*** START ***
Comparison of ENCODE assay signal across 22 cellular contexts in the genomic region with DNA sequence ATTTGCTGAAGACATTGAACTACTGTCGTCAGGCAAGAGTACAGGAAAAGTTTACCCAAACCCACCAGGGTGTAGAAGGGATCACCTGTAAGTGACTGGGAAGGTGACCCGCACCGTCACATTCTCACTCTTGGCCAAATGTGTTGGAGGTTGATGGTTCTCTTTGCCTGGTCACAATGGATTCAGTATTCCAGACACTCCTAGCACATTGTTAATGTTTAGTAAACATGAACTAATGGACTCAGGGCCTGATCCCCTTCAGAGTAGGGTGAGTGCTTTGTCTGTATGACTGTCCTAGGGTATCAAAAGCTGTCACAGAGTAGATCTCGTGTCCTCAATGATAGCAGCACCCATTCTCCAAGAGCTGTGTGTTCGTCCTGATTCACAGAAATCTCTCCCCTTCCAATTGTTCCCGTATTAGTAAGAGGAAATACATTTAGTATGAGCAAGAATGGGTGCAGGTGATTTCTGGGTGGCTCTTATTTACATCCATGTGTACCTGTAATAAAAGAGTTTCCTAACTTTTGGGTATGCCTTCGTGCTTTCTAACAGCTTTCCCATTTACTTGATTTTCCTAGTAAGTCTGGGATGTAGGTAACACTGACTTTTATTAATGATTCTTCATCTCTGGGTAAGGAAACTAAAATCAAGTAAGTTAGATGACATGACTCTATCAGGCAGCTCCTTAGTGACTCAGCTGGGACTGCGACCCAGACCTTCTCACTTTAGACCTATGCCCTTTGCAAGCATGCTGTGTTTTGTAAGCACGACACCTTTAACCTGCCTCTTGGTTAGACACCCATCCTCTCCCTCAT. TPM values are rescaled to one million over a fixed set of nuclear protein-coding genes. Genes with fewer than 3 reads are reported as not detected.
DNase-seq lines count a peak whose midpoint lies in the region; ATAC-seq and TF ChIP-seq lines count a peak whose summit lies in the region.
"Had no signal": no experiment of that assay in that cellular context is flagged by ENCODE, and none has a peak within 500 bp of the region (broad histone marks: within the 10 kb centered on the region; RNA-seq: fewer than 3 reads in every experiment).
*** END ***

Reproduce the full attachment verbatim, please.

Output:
Comparison of ENCODE assay signal across 22 cellular contexts in the genomic region with DNA sequence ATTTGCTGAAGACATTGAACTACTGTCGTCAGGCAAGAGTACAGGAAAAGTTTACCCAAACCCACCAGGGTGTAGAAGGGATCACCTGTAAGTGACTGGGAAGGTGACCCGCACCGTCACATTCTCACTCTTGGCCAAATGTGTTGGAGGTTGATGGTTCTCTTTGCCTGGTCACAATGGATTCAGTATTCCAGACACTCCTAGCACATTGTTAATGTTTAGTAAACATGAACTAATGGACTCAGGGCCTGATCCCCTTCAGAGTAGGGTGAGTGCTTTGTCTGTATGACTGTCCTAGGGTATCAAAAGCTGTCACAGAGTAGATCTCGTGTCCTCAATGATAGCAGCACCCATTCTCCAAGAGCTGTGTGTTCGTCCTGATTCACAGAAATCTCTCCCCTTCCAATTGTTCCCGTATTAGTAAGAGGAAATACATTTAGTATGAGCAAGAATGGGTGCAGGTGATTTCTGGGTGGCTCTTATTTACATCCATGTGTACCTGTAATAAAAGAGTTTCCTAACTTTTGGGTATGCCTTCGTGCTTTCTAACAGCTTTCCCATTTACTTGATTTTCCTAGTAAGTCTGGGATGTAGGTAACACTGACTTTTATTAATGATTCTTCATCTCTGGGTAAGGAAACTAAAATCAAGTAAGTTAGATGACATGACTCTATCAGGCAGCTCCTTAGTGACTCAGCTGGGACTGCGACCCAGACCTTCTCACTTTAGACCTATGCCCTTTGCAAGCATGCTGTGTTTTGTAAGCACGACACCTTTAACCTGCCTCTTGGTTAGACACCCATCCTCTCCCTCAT. TPM values are rescaled to one million over a fixed set of nuclear protein-coding genes. Genes with fewer than 3 reads are reported as not detected.
DNase-seq lines count a peak whose midpoint lies in the region; ATAC-seq and TF ChIP-seq lines count a peak whose summit lies in the region.
"Had no signal": no experiment of that assay in that cellular context is flagged by ENCODE, and none has a peak within 500 bp of the region (broad histone marks: within the 10 kb centered on the region; RNA-seq: fewer than 3 reads in every experiment).